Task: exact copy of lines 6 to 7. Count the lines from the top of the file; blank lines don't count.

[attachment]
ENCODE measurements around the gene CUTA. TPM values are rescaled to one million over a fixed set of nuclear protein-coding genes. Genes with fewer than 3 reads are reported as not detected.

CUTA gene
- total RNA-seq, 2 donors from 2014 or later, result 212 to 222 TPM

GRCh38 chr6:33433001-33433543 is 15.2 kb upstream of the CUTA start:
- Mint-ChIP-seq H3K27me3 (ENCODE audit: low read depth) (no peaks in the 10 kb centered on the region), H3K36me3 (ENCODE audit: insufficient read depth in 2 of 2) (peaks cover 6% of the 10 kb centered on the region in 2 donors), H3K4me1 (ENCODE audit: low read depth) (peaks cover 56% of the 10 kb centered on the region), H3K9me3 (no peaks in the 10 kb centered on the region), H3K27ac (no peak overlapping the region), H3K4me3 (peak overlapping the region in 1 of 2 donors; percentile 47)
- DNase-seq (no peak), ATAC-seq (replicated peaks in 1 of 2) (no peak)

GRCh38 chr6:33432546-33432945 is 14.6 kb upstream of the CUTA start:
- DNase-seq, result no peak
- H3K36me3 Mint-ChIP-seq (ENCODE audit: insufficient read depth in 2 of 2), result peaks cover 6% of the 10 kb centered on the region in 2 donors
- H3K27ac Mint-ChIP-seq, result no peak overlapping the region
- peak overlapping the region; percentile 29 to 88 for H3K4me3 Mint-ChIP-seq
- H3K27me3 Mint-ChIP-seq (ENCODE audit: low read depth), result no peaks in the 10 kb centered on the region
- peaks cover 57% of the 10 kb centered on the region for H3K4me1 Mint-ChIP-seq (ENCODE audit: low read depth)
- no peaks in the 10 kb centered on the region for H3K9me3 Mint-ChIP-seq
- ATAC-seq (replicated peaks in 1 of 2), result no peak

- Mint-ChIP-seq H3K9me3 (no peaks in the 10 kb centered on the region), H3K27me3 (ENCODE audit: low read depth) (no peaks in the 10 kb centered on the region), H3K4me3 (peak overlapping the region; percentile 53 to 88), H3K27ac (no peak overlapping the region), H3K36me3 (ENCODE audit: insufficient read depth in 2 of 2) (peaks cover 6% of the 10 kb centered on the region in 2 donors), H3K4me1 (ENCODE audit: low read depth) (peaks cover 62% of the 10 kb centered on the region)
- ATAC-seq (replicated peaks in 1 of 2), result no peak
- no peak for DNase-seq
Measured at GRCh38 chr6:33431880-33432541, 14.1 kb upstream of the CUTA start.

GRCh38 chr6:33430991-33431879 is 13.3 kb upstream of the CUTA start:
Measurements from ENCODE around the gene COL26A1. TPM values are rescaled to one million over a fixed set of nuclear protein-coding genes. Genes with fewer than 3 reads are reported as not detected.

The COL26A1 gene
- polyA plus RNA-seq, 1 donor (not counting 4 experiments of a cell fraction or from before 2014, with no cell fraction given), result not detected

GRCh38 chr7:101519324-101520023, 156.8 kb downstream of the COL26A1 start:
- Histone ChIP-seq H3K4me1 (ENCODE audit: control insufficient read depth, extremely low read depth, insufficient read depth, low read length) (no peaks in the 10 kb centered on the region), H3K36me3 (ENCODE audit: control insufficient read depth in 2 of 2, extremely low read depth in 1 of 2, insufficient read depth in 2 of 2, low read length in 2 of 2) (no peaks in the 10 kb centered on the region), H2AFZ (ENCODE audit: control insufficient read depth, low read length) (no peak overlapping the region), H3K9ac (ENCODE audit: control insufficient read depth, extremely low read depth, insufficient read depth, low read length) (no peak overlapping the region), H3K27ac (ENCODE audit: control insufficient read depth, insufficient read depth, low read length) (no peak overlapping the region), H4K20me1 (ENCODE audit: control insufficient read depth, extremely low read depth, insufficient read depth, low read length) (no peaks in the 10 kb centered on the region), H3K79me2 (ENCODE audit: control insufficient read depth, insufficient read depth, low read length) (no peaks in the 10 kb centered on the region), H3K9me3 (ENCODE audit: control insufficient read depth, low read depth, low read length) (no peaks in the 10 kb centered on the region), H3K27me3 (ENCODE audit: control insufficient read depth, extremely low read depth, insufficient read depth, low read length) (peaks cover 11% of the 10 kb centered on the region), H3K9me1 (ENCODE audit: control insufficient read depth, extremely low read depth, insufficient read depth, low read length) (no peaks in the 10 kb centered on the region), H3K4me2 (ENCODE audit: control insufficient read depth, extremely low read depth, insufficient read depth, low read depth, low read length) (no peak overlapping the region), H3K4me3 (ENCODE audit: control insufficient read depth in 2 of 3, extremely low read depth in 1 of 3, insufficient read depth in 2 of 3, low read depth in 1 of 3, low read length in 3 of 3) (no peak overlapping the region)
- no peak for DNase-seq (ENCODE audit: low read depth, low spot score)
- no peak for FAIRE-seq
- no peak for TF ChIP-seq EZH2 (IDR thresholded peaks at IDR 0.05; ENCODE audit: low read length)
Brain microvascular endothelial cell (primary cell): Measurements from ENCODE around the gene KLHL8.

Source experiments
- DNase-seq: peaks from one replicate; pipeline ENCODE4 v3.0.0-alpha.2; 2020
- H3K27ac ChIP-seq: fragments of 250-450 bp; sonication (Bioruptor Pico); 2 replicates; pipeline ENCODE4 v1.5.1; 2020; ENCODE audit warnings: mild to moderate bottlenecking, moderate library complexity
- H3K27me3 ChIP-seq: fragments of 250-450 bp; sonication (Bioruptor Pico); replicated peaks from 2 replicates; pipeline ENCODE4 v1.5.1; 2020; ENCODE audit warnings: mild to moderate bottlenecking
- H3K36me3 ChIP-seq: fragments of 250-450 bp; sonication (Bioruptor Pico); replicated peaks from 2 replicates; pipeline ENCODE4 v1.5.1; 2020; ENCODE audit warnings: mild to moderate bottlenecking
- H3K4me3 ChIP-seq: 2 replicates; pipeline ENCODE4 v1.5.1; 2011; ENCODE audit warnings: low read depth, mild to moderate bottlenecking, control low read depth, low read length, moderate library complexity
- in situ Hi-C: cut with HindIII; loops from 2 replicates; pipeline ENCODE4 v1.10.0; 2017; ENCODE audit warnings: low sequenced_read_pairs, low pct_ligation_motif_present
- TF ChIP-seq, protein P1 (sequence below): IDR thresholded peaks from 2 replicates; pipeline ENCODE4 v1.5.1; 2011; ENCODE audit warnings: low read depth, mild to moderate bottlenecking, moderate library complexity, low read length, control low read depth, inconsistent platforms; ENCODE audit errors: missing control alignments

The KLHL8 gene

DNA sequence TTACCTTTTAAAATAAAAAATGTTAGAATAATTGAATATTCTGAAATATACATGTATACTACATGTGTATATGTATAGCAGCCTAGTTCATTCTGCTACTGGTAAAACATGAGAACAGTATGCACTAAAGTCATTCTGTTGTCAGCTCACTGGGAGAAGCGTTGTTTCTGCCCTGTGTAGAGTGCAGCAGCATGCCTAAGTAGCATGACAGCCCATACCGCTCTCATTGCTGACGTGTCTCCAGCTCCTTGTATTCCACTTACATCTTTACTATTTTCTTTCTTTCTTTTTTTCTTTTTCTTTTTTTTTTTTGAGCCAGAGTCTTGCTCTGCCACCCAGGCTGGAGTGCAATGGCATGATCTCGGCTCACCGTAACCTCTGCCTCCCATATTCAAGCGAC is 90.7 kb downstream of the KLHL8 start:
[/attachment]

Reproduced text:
- DNase-seq (no peak), ATAC-seq (replicated peaks in 1 of 2) (no peak)

GRCh38 chr6:33432546-33432945 is 14.6 kb upstream of the CUTA start: